Tomorrow and tomorrow and tomorrow…
In the weeks leading up to the beginning of rehearsals for The Taming of the Shrew, I put my hand up for the job of Rehearsal Coordinator. I’d been allowed to “assist” the rehearsal coordinator on a past production but in truth, that was really more about officially observing the RC than what I’d been doing – which was watching & learning by experience how it all worked.
As the very small cast was set and rehearsals began, the first job was to lay out the schedule – particularly for the short-term (i.e. the next few days) – which is really a maze of conflicts, scene labels (do we work on I.iii or III.i …?), and dates. Not to mention the schedule of performances.
It’s a very eye-opening experience doing this job. I found that I made a number of miscalculations about the amount of time certain scenes would require (and possibly about how much time the characters in our cast of actors would require for debating character and scene choices…) Some scenes are significantly longer than others, and when looking at the list of scenes it was far too easy to make the amount of rehearsal time for II.i (which is ALL of Act II) the same as for IV.iv (a comparatively short scene.)
Something else that took me by surprise as a relatively new Rehearsal Coordinator was when, as we finished the time period allotted for a particular scene and the talk and debate and brainstorming (and laughter…) came to a natural ebb. Everyone turned and looked at me expectantly as if to say, “Ok, what’s next…?”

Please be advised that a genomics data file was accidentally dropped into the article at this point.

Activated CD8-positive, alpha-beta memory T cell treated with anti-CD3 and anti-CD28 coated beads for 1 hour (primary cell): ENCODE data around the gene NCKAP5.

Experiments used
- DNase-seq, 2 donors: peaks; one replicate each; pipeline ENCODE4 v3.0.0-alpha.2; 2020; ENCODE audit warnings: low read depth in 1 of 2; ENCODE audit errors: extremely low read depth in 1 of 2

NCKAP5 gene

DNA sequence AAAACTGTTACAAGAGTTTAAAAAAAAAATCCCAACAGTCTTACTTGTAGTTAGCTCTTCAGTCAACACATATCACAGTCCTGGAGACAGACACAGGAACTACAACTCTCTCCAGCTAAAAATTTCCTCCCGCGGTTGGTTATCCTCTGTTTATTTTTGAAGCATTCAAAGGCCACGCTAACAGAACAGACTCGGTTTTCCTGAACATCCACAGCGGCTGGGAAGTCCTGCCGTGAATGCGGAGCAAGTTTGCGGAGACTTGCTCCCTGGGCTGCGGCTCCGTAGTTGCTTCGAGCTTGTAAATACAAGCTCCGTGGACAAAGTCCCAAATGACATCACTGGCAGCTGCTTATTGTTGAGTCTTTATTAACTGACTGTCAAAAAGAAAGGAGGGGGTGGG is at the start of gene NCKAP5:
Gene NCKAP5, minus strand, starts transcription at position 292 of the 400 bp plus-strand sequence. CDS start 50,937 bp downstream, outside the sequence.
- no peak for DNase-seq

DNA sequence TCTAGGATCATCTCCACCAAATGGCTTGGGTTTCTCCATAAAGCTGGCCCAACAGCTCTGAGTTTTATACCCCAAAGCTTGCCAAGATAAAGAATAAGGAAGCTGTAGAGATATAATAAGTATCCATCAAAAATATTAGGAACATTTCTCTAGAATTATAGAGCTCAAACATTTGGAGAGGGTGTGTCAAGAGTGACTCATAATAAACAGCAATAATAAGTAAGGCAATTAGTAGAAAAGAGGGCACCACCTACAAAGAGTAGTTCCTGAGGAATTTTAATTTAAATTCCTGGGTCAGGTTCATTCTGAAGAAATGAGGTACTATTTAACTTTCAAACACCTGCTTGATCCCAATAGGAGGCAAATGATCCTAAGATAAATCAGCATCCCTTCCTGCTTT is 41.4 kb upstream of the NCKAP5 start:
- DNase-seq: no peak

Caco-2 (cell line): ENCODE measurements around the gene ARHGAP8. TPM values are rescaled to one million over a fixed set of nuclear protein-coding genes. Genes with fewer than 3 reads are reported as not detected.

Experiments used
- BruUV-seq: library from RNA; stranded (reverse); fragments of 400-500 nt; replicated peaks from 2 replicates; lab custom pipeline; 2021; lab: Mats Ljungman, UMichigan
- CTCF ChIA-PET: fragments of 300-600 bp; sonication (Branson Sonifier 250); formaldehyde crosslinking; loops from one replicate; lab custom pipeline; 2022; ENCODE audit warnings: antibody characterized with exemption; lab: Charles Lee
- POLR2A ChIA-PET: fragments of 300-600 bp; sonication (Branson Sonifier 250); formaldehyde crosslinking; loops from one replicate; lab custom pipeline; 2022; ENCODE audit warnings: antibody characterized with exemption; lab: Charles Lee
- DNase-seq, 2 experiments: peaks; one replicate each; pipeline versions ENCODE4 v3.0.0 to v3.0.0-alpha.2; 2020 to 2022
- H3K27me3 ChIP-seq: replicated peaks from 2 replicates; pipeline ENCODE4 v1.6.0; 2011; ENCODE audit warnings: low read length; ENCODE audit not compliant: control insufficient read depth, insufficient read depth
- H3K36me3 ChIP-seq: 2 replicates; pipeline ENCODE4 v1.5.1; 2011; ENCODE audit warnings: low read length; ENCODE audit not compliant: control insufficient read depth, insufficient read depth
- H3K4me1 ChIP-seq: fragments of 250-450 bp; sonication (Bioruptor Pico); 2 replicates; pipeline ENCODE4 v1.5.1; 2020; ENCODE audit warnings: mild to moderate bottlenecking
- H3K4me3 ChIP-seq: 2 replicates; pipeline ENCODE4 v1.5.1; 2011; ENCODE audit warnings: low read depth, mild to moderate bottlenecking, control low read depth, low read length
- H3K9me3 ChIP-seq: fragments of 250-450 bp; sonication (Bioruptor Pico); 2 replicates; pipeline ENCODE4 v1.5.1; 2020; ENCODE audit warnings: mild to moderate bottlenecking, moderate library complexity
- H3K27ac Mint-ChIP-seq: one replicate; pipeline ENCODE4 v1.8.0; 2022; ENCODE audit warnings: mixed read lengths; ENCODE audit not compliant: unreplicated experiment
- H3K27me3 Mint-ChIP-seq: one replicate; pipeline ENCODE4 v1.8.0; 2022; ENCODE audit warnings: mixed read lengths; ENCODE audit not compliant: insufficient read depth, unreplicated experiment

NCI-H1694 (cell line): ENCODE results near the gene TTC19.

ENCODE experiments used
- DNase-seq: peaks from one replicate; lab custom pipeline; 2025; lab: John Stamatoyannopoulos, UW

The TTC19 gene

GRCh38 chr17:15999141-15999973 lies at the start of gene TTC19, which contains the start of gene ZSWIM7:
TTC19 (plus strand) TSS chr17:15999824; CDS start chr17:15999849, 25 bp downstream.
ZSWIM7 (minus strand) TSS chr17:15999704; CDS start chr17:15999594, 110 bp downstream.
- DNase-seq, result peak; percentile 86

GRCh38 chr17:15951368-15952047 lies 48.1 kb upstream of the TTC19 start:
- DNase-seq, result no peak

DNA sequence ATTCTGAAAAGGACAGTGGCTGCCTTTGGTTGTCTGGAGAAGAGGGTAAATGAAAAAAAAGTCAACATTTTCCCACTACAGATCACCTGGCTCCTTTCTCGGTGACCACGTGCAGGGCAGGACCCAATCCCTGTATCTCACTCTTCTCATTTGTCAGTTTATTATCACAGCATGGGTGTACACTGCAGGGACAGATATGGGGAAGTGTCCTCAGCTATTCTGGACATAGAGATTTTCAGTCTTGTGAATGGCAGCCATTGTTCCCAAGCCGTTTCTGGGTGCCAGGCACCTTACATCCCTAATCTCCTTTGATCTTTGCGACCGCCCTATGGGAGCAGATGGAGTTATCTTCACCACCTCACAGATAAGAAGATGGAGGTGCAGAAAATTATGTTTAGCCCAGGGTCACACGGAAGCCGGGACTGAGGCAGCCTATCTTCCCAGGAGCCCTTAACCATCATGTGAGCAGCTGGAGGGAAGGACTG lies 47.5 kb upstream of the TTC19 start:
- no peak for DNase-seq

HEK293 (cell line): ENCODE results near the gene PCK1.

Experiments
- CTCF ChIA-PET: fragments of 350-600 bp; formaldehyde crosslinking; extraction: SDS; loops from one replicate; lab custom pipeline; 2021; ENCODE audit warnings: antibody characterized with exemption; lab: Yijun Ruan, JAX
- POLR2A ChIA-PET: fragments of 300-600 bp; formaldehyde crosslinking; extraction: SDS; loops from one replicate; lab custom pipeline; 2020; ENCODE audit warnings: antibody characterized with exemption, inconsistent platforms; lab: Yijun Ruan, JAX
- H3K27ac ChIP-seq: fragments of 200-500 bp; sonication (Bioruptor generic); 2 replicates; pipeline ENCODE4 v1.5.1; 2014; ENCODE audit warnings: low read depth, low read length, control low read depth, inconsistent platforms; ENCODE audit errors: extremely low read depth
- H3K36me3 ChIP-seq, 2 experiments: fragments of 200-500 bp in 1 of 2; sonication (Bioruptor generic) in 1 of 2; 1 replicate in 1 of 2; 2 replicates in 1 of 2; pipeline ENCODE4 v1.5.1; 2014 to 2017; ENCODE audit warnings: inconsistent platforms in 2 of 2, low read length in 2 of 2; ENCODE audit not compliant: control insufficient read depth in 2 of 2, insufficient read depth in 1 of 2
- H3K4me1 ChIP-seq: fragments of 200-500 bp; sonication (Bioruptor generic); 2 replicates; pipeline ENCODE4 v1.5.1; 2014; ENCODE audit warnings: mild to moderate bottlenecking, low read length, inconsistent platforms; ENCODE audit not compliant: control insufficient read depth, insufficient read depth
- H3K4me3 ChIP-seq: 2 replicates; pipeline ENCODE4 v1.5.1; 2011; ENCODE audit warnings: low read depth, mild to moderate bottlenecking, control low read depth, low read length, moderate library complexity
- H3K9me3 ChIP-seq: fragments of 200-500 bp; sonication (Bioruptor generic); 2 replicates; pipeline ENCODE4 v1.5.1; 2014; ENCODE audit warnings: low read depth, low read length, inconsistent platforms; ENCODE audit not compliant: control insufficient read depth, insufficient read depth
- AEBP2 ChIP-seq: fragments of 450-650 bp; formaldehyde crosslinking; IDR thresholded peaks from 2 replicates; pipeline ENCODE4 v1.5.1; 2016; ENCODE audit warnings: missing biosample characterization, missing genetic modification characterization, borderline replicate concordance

Good thing I had it all worked out…
As Many Of Your Players Do
When the small-cast concept for The Taming of the Shrew came up I couldn’t help thinking, “Six…? How is that gonna work…?” I’ve done The Taming of the Shrew twice before this, and there are a number of scenes where there are at least seven main characters on stage. This play also has a scene for Shakespeare’s typical army of servants and attendants, and in the final scene almost the entire cast of characters is supposed to be at table for dinner!
The small-cast thing is something we’ve done before too, but when we did it with The Tempest in summer 2010 there were a few differences. There’s generally a smaller cast of characters in The Tempest, and there are two fairly distinct groups of characters who don’t interact much but appear in alternating scenes, with the big exception of the final scene where, again, everyone appears on stage.
The challenges in The Taming of the Shrew for doubled actors in a very small cast are, as always, to make very distinct character choices that help the audience recognize who’s speaking at any particular moment. The addition of hats, costumes, and props help to further differentiate characters, but the demands of a small-cast production make it necessary for those costumes and things to be especially simple and specific.
This particular challenge – of making very clear character shifts, sometimes very quickly within a scene – has been, and continues to be, really tough for me personally. As our show continues to come together and prepares to open the first weekend of January, we’ll be working to make all those elements come together to make this familiar, funny, and fast-paced story come to life in the way you’ve come to expect from us.